Toyota plans to give WEC hypercar challenger debut in June 2020

Toyota is planning to give its hypercar challenger for the 2020/21 World Endurance Championship season a June '20 debut

Toyota plans to give WEC hypercar challenger debut in June 2020

Aston Martin and Toyota are the two manufacturers to have signed up to the new regulations.

Toyota is opting for an all-new bespoke hybrid-powered prototype to replace the TS050 HYBRID, compared to Aston's method of producing a car based on the road-going Valkyrie.

"We will have a car on track in June next year, at the earliest," Toyota team boss Rob Leupen told Autosport at the WEC pre-season test in Barcelona.

"Then we probably have a Prologue [test] in August, so we have five or six weeks to go testing."

Leupen ruled out using a mule car until the new hypercar makes it testing debut, adding: "We don't really use a mule car that often anymore.

"A lot is done digitally, modelling the car, and then developing it in the simulator. Our GR Sports Concept doesn't have a lot to do with our race car."

Leupen had described the delays in getting the hypercar regulations firmed up as "ridiculous", and he confirmed it had cost Toyota "a lot of money".

"We would have liked to see it happen earlier," Leupen said. "It's very late, but I'm glad we finally got there. We've worked on many concepts.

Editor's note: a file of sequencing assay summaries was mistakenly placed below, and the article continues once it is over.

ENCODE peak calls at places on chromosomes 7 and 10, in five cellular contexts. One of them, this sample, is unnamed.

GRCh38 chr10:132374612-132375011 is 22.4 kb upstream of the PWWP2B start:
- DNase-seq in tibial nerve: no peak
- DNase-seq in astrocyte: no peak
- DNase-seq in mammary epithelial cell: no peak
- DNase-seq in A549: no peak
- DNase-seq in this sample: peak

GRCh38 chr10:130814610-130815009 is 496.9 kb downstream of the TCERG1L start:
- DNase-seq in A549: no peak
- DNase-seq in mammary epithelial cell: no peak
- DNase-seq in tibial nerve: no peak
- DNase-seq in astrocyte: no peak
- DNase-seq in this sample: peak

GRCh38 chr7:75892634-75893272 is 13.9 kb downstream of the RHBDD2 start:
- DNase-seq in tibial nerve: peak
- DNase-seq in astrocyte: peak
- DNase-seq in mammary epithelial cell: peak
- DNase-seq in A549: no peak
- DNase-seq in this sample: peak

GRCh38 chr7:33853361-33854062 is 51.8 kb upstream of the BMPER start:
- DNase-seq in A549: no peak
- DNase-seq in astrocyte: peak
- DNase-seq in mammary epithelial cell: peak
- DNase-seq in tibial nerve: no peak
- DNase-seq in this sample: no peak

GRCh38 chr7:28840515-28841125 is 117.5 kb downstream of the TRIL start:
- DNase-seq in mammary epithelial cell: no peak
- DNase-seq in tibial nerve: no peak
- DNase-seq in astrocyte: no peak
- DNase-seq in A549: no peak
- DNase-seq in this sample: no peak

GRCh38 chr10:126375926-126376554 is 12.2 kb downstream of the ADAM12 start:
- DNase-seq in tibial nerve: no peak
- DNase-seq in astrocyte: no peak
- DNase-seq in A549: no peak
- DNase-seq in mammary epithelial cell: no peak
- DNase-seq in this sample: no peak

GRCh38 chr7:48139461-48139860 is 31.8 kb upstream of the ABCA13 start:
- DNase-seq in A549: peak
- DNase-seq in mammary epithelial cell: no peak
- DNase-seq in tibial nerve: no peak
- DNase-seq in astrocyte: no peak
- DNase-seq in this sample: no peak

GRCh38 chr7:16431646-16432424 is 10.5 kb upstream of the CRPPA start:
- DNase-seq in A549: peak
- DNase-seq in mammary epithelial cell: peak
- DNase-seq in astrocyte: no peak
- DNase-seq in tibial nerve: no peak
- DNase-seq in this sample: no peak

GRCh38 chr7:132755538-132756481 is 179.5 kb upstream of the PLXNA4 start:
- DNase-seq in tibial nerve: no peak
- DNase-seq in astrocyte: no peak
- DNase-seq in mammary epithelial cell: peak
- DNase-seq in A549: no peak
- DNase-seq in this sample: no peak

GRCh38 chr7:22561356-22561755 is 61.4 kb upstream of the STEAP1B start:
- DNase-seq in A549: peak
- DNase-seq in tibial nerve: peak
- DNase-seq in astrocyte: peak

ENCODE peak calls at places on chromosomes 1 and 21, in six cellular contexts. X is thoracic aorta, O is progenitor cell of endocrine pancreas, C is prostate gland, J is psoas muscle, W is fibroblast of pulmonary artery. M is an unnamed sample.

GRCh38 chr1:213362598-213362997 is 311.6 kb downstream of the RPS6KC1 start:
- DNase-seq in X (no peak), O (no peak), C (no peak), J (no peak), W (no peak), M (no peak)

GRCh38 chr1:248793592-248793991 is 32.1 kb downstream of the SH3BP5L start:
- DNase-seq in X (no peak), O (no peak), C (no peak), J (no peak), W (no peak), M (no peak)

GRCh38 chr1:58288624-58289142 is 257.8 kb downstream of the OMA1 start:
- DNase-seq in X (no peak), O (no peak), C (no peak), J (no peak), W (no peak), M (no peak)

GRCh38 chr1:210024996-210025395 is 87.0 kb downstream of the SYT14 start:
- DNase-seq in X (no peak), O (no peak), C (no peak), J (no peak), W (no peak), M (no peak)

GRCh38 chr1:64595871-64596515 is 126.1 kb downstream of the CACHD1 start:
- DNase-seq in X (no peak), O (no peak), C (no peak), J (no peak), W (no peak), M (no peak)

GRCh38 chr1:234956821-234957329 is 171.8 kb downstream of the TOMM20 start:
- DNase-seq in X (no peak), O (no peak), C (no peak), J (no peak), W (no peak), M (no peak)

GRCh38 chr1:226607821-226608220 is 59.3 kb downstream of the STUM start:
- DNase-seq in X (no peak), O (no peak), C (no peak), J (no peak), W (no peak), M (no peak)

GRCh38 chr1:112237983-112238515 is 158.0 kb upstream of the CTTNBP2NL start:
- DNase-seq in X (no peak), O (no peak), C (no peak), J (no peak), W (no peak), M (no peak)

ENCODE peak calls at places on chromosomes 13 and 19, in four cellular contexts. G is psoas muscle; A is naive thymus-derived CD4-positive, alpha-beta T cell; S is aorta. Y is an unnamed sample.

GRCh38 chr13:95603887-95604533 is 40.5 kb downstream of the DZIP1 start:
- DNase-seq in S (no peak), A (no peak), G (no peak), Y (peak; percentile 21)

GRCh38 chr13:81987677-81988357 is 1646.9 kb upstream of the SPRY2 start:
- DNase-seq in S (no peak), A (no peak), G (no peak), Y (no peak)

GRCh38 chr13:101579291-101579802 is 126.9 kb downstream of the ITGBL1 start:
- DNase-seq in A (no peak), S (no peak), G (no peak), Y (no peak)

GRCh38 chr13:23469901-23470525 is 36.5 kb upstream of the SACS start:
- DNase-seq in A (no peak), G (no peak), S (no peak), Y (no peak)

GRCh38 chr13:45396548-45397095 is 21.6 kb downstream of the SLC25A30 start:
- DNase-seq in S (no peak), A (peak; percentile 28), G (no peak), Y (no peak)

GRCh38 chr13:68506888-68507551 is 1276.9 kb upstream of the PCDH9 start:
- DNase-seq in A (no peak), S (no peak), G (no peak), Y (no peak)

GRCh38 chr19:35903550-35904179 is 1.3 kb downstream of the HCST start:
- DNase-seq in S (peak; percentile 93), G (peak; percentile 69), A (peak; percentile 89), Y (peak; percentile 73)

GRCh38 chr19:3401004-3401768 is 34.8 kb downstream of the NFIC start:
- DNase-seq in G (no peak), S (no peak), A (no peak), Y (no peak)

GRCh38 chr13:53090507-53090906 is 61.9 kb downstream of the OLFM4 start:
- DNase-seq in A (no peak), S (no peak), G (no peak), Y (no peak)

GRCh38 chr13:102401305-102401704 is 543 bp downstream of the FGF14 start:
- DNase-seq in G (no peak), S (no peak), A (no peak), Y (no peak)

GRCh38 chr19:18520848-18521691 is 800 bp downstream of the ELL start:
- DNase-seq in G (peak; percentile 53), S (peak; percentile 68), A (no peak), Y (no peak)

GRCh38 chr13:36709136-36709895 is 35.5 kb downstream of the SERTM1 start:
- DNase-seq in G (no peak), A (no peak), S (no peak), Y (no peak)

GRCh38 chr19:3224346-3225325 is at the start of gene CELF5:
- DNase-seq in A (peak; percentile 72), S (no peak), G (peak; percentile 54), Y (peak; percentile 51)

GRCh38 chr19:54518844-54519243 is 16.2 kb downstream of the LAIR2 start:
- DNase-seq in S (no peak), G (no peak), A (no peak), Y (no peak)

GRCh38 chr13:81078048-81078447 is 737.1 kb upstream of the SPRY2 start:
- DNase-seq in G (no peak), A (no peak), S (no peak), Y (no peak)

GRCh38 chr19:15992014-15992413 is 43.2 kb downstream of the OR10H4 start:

"Often they had to be changed because the rules went in a different direction. With our concepts, we tried to support that process, although it cost us a lot of money."

The FIA and WEC promoter the Automobile Club de l'Ouest projected an annual budget of €30m to compete in the new top-class, based on a five-year commitment.

Leupen does not believe the number is a realistic benchmark for Toyota because of its split operations between Europe and Japan.

But he added that the hypercar regulations will be significantly cheaper than the current LMP1 framework.

"I'm not going to compare [our budget] to the budget the ACO put on the table," he said. "That's not possible because you're working in different countries.

"We are not extremely cost-efficient because our powertrain comes from Japan and we're based in Cologne. If you're very efficient, you're doing everything in one place.

"We're not a great reference, but the new rules are significantly cheaper. We're talking about [savings of] over 50%.

"We used to build a new monocoque every year. If that's 10 million euros every year, then now you can write that off over a period of five years.

"We do get some freedom to develop bits here and there, but there's also a Balance of Performance. Those are massive savings. That's what they wanted and we agree with that."

shares
comments
Toyota LMP1 boss hits out at SMP as it exits the WEC

Previous article

Toyota LMP1 boss hits out at SMP as it exits the WEC

Next article

Spa WEC deal renewed as 2020 FE clash avoided

Spa WEC deal renewed as 2020 FE clash avoided
Load comments
The standout memories of Le Mans 2021 Plus

The standout memories of Le Mans 2021

OPINION: With four of the five Hypercar entries unproven in a 24-hour race, it would not have been unexpected for at least one of them to suffer serious reliability trouble. That they all managed to make it through the race relatively unscathed, says GARY WATKINS, was something of a surprise.